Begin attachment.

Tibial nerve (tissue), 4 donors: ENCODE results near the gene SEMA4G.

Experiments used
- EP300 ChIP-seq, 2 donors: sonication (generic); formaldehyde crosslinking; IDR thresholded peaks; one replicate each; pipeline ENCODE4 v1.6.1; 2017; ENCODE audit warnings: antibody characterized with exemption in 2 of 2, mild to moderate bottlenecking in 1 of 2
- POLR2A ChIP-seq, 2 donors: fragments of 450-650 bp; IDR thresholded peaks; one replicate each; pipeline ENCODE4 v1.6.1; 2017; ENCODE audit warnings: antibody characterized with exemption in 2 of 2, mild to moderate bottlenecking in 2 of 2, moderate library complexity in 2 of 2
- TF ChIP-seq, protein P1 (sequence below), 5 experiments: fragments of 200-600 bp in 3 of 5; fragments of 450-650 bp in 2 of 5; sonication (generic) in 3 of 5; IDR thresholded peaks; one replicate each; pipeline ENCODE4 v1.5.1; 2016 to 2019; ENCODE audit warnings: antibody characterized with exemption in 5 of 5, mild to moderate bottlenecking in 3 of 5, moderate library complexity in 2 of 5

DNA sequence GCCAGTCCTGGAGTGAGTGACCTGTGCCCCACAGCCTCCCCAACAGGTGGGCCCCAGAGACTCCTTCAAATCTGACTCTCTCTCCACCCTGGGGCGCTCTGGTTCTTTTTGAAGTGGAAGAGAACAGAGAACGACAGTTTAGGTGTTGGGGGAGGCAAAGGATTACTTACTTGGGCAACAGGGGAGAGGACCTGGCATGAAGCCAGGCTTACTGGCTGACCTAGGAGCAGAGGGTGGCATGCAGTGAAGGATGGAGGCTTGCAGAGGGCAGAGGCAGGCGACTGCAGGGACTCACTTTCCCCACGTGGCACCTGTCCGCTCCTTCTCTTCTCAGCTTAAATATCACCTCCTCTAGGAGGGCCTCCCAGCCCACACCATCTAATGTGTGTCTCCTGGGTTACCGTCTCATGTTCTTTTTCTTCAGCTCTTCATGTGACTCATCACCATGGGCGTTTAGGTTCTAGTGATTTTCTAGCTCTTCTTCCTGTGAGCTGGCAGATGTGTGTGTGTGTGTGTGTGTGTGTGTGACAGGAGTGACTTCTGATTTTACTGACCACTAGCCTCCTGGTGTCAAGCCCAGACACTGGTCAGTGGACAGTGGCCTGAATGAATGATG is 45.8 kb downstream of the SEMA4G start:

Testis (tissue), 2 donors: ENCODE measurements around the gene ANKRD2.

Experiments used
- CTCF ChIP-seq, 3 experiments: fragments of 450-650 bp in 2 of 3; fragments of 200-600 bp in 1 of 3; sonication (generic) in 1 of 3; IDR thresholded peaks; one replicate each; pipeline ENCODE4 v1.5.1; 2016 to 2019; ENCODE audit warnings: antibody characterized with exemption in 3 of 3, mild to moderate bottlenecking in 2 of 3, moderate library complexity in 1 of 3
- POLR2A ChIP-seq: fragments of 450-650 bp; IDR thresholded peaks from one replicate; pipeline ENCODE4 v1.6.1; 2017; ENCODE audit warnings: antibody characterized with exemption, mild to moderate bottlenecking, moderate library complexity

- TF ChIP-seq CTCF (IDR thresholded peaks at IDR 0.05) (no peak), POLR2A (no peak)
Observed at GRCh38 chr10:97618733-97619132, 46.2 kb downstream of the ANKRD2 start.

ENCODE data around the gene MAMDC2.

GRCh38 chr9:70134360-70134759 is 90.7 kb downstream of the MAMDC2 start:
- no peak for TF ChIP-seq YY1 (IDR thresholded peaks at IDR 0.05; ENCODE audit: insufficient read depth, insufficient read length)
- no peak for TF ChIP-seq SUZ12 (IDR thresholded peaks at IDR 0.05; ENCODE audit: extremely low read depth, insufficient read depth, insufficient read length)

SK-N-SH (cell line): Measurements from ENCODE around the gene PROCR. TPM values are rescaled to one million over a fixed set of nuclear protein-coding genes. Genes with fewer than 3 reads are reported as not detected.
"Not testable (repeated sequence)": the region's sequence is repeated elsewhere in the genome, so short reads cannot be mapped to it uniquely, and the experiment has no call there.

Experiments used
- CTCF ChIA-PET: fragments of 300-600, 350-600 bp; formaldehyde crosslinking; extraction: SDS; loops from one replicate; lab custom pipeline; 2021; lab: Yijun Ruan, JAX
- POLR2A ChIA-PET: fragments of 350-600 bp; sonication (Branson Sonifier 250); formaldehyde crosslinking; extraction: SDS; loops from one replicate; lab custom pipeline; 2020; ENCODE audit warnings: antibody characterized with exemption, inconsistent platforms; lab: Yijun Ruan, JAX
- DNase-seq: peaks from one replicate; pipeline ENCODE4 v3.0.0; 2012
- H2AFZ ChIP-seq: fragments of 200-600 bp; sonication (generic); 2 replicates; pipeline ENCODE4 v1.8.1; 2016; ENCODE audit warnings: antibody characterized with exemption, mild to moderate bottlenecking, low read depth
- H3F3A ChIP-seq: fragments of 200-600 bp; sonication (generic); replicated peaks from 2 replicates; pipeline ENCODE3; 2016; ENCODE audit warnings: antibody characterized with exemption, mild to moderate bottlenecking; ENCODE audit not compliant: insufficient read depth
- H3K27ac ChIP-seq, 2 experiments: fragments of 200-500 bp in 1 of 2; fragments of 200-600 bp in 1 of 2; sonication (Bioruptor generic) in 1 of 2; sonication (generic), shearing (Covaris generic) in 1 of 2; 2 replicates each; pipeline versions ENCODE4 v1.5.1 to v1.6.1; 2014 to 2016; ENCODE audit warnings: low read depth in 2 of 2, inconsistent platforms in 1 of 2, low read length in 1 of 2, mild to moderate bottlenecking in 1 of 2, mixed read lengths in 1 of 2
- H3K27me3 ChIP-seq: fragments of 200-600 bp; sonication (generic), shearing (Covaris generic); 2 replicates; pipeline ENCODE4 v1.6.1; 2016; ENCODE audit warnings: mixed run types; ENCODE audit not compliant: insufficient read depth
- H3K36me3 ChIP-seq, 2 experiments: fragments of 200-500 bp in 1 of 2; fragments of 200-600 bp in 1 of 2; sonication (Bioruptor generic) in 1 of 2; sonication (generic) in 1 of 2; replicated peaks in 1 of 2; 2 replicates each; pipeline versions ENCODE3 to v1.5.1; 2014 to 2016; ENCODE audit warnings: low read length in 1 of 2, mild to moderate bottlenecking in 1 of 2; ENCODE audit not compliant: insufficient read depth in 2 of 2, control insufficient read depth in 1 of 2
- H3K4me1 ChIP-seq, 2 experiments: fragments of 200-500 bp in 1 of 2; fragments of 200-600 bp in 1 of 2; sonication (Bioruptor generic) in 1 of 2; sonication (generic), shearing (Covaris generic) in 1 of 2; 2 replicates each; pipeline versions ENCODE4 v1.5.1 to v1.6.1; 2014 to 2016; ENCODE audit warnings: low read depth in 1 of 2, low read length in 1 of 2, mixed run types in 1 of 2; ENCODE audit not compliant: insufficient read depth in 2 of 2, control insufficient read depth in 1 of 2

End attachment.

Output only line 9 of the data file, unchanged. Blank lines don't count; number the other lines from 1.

- CTCF ChIP-seq, 3 experiments: fragments of 450-650 bp in 2 of 3; fragments of 200-600 bp in 1 of 3; sonication (generic) in 1 of 3; IDR thresholded peaks; one replicate each; pipeline ENCODE4 v1.5.1; 2016 to 2019; ENCODE audit warnings: antibody characterized with exemption in 3 of 3, mild to moderate bottlenecking in 2 of 3, moderate library complexity in 1 of 3